When the Mets selected outfielder Lastings Milledge as their No.1 pick in the 2003 draft, they expected him to be the club’s star of the future. Like so many major league draft picks, he was eventually deemed expendable and was traded to the Nationals after the 2007 season. Washington, in turn, dealt him to the Pirates in June of 2009.
After a season and a half in Pittsburgh, Milledge’s contract was declined by the Bucs after last season–presumably for a variety of reasons which include a history of average (at best) production, injuries and attitude problems. As a result, the one-time “can’t miss” prospect became a free agent at the tender age of 25.
A free agent, that is, until today when the White Sox signed him to a minor league deal. With Alejandro De Aza the only reserve outfielder listed on the roster, the Sox apparently think Milledge can be a contender for the fourth outfielder role (potential super-sub Mark Teahen, Brent Lillibridge and Dayan Viciedo are in the picture as well). A righthanded hitter, the newest signee batted .277 last year, but .320 with a .926 OPS against lefties.
Milledge certainly hasn’t come close to the expectations placed on him when he was drafted. But, in my opinion, the Sox have done the right thing in making this move. Hopefully somewhere within Milledge there’s a star waiting to break out.
My weekly offseason opinions and observations about the White Sox and more…
Is it Cora’s time?
Hahn isn’t the only member of the White Sox family in interview mode. Sox bench coach Joey Cora (pictured above), who has been mentioned for previous managerial openings, is reportedly a serious candidate for both the Toronto Blue Jays and Milwaukee Brewers jobs. Cora has been passed over more than once in the past. Wonder if the powers-that-be around baseball view him as a successful coach who doesn’t have what it takes to manage. We’ll see.
Mets short list
Pale Hose Assistant General Manager Rick Hahn is one of the leading
candidates for the New York Mets GM job along with the likes of long-time MLB
exec Sandy Alderson
and L.A. Dodger Assistant GM Logan
White. How valuable has Hahn been? Just listen to his boss, Kenny Williams: “I know I’m going to lose him
(at some point)
and it’s going to be a heavy blow.” An unnamed baseball exec told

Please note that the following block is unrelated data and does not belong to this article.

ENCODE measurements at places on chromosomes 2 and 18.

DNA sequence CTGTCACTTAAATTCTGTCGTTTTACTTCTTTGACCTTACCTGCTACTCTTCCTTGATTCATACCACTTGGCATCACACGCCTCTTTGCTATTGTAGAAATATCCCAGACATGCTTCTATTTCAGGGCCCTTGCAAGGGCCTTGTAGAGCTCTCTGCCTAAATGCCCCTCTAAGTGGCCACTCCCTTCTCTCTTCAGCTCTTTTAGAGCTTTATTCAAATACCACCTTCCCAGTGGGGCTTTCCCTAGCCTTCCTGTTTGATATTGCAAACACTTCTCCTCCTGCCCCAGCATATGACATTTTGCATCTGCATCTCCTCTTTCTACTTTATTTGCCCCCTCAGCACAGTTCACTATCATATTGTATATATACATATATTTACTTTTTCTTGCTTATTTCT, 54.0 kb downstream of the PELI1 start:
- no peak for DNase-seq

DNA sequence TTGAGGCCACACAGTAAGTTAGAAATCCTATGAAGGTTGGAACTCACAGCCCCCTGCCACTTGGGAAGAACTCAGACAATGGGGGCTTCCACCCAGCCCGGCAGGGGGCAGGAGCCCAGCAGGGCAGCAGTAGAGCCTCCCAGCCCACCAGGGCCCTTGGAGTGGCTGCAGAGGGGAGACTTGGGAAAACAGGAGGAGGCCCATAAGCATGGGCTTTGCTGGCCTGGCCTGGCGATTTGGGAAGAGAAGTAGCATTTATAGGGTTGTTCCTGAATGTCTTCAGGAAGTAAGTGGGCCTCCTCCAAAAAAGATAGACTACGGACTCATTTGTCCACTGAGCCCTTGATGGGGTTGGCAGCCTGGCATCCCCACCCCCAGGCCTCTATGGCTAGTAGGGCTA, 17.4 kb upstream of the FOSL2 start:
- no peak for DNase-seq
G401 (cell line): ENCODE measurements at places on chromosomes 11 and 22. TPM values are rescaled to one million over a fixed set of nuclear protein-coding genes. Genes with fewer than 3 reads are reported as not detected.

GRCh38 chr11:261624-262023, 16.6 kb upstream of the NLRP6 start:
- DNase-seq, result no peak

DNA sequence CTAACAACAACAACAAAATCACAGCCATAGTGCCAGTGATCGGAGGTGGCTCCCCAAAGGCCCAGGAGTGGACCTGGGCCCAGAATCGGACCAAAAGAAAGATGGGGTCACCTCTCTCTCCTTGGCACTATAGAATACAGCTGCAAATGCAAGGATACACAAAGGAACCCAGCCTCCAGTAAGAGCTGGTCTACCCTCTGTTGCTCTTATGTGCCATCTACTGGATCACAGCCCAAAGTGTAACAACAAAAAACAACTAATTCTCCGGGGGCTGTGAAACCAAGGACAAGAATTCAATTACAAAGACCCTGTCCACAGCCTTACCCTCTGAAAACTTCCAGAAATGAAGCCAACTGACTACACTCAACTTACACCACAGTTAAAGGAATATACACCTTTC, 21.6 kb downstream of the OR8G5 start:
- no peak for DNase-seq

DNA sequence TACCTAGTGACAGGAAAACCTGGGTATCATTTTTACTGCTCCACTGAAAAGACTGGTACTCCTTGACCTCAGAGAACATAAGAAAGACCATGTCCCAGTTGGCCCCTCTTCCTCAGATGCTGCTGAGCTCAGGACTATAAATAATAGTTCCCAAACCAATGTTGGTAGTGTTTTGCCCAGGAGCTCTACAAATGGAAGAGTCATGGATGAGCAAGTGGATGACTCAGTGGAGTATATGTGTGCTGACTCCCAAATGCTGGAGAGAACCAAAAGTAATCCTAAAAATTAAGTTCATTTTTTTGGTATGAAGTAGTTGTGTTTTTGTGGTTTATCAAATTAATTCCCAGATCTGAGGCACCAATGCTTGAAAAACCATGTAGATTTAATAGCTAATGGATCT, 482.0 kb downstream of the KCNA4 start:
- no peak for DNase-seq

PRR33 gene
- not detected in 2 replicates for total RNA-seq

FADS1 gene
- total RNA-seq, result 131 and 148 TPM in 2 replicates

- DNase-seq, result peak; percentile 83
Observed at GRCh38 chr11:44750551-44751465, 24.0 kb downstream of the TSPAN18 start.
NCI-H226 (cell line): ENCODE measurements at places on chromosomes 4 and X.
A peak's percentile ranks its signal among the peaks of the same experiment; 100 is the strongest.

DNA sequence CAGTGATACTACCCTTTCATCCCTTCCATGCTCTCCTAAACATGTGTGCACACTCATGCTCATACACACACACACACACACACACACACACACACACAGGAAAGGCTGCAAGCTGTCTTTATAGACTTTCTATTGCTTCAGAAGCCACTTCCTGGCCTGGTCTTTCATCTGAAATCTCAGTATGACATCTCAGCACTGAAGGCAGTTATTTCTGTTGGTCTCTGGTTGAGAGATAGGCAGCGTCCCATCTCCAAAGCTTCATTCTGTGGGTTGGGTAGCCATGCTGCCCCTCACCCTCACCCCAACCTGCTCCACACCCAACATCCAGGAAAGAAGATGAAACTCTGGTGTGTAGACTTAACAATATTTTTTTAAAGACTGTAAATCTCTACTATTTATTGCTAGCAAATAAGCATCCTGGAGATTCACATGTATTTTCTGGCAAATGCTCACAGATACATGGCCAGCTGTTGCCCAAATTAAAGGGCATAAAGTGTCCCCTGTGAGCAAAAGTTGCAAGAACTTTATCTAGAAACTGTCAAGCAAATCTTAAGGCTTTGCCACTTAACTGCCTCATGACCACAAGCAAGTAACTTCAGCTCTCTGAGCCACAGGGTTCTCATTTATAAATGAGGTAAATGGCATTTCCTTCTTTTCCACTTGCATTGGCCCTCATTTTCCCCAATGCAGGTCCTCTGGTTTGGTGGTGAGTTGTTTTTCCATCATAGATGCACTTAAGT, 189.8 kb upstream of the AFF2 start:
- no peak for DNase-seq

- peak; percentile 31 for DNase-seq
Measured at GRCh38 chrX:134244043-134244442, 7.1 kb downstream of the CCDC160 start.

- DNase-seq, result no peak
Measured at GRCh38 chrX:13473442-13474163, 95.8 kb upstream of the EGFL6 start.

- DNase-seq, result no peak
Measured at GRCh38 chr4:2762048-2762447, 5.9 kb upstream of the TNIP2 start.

the New York Post: “His
fingerprints are on everything Kenny does.”
Fall League report
While the Sox have six prospects with the AFL’s Peoria
Saguaros (a seventh, catcher Josh
Phegley, was set to play but was sent home with a health issue), the
main player to keep an eye on is centerfielder Jared
Mitchell. The MVP of the 2009 College World Series with LSU and the
No. 1 Sox draft choice just weeks later was injured in spring training and
missed the entire 2010 season. So his performance this fall is the first step
on his road to recovery. For the record, Mitchell knocked out three hits in his
first game and in his initial five
contests he boasted a .389 on base percentage.
magic of Herm Schneider
Year after year, the White Sox are at the top or among the
healthiest teams in the major leagues. Highly respected Herm Schneider is the reason why. During
the course of the 2010 season, the Sox tied the Arizona Diamondbacks for fewest
trips to the disabled list and had the fewest days spent on the DL.
offers his two cents
Viewers of the ESPN week-day show First Take are being treated to a pundit
better known around Chicago as the White Sox starting catcher. That’s right, A.J. Pierzynski,
appearing from an Orlando, FL studio, is offering his analysis of the
postseason–and he’s doing a pretty good job. Any Sox sighting in October is a
welcome addition to the universe, though it’s still up in the air whether A.J., a free agent, will be in the Sox fold come 2011.
update (sort of)
Speaking of free agency, it would be a shocker if news concerning Paul Konerko‘s status would come out before the end of the World Series. But, just for
the record, he hasn’t gone anywhere yet.
In the city of Chicago, the Blackhawks’ Stanley Cup hangover, the rumor than Lebron and Bosh are on their way to the Bulls and the Zambrano meltdown are overshadowing something pretty special brewing on the South Side. It was another day and another victory for the surging Pale Hose, making it 10 in a row–the club’s most consecutive wins since 1976–and 14 of 15.
It was simply a great day as…
Jake Peavy stymies Cubs in the 6-0 whitewash…Carlos Quentin hits a first inning three-run homer…Gordon Beckham slugs round-tripper and drives in two…Mets beat Twins…Braves defeat Tigers…The Sox move within a game and a half of the division-leading Twinkies and only a game behind Detroit.
I know, pretty hard to believe.
We all know that preseason predictions mean nothing–nada, zilch, zero. And while we shouldn’t take them seriously, it’s still a lot of fun–especially when the so-called experts pick your team to win.
Historically, it’s very rare when the baseball media elite pick the White Sox to win their division, let alone the AL pennant or World Series. It’s not that much different this year as the Twins seem to be the most common pick to conquer the AL Central. That said, there are a few “big name” media types among those who have picked the South Siders:
* Hall of Fame electee Bill Madden of the New York Daily News and author of the forthcoming bio of George Steinbrenner.
* Fox Sports‘ Ken Rosenthal, who somewhat tongue-in-cheek picked the Sox to win the World Series while referring to them “Team Wacko.” Think that had anything to do with our Ozzie?
* ESPN‘s Tim Kurkjian, who doesn’t exactly wear a Sox jersey on the weekends.
* Jon Heyman, he of SI, SI.com and the MLB Network.
Since I’m drinking the prediction Kool-Aid, I might as well add my two cents. Here are my divisional picks for 2010:
1. White Sox
2. Red Sox
5. Blue Jays